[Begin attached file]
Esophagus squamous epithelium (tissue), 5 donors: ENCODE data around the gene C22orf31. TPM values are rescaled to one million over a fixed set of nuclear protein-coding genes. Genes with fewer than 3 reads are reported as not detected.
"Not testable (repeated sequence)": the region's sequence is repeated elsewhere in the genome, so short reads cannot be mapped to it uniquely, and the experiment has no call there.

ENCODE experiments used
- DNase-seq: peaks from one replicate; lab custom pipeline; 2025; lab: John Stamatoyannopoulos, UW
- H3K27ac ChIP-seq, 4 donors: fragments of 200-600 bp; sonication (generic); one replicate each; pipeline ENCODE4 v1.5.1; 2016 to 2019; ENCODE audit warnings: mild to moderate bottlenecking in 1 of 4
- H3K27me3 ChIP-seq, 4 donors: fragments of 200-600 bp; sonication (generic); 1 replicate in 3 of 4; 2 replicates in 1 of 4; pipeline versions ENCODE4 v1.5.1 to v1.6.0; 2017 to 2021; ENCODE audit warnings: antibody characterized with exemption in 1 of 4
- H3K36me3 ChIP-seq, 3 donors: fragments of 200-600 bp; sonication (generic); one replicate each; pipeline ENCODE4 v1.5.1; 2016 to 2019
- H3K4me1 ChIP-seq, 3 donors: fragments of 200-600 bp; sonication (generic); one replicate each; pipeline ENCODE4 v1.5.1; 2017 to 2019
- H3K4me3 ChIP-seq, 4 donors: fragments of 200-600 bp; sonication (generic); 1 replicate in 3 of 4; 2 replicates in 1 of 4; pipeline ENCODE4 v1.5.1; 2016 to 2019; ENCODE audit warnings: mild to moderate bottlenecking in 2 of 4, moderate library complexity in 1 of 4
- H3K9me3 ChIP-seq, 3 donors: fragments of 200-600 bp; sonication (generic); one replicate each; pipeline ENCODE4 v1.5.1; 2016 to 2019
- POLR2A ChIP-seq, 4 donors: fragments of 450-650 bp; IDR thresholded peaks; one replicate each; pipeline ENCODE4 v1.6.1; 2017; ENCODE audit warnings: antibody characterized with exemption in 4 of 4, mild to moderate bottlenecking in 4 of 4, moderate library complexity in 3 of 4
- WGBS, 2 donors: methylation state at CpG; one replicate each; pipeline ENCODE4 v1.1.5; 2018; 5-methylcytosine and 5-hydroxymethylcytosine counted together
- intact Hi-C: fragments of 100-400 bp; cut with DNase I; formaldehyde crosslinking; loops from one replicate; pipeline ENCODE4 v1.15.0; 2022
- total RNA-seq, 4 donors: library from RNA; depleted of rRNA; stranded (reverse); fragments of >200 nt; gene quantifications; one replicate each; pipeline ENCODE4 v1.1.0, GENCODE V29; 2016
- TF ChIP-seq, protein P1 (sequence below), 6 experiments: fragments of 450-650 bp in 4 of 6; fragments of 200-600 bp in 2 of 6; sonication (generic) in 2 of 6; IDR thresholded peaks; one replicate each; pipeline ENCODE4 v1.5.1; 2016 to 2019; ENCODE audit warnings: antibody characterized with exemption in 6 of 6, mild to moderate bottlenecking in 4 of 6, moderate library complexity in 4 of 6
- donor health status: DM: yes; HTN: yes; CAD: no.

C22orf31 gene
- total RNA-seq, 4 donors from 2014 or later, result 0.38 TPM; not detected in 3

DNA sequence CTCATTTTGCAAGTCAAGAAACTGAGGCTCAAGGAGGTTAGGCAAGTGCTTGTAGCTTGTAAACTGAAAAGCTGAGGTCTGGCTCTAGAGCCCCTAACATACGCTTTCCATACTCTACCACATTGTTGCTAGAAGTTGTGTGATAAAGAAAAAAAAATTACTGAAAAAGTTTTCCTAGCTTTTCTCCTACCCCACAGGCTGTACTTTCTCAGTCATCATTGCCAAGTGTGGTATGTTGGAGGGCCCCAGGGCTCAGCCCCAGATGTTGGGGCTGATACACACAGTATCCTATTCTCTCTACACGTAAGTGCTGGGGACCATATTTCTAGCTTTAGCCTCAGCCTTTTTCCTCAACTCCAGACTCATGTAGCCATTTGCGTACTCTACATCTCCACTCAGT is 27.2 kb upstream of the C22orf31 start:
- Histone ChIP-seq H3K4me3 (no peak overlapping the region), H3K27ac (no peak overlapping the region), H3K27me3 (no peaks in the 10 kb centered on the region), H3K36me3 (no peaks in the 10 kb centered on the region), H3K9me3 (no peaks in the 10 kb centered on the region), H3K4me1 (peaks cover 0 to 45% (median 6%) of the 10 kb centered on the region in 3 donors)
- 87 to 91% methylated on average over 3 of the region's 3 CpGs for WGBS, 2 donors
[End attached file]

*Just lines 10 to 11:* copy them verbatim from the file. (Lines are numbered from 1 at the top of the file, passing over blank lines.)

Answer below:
- H3K9me3 ChIP-seq, 3 donors: fragments of 200-600 bp; sonication (generic); one replicate each; pipeline ENCODE4 v1.5.1; 2016 to 2019
- POLR2A ChIP-seq, 4 donors: fragments of 450-650 bp; IDR thresholded peaks; one replicate each; pipeline ENCODE4 v1.6.1; 2017; ENCODE audit warnings: antibody characterized with exemption in 4 of 4, mild to moderate bottlenecking in 4 of 4, moderate library complexity in 3 of 4